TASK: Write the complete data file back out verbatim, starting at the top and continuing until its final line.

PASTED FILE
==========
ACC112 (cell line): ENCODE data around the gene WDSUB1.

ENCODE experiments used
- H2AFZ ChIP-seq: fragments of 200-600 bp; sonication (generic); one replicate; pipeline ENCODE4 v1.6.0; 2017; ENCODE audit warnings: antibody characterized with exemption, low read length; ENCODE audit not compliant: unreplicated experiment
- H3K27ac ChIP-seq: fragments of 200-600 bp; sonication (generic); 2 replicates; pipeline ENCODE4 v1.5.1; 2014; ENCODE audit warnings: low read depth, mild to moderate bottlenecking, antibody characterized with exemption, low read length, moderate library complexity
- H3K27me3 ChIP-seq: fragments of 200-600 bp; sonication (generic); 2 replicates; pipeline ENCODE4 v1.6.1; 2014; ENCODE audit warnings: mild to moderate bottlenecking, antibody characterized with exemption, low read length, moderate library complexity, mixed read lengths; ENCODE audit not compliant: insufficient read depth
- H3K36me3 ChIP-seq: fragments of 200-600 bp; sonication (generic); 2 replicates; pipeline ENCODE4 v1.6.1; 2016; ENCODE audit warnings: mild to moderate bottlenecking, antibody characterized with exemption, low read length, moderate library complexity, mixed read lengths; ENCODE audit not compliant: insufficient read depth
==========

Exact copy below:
ACC112 (cell line): ENCODE data around the gene WDSUB1.

ENCODE experiments used
- H2AFZ ChIP-seq: fragments of 200-600 bp; sonication (generic); one replicate; pipeline ENCODE4 v1.6.0; 2017; ENCODE audit warnings: antibody characterized with exemption, low read length; ENCODE audit not compliant: unreplicated experiment
- H3K27ac ChIP-seq: fragments of 200-600 bp; sonication (generic); 2 replicates; pipeline ENCODE4 v1.5.1; 2014; ENCODE audit warnings: low read depth, mild to moderate bottlenecking, antibody characterized with exemption, low read length, moderate library complexity
- H3K27me3 ChIP-seq: fragments of 200-600 bp; sonication (generic); 2 replicates; pipeline ENCODE4 v1.6.1; 2014; ENCODE audit warnings: mild to moderate bottlenecking, antibody characterized with exemption, low read length, moderate library complexity, mixed read lengths; ENCODE audit not compliant: insufficient read depth
- H3K36me3 ChIP-seq: fragments of 200-600 bp; sonication (generic); 2 replicates; pipeline ENCODE4 v1.6.1; 2016; ENCODE audit warnings: mild to moderate bottlenecking, antibody characterized with exemption, low read length, moderate library complexity, mixed read lengths; ENCODE audit not compliant: insufficient read depth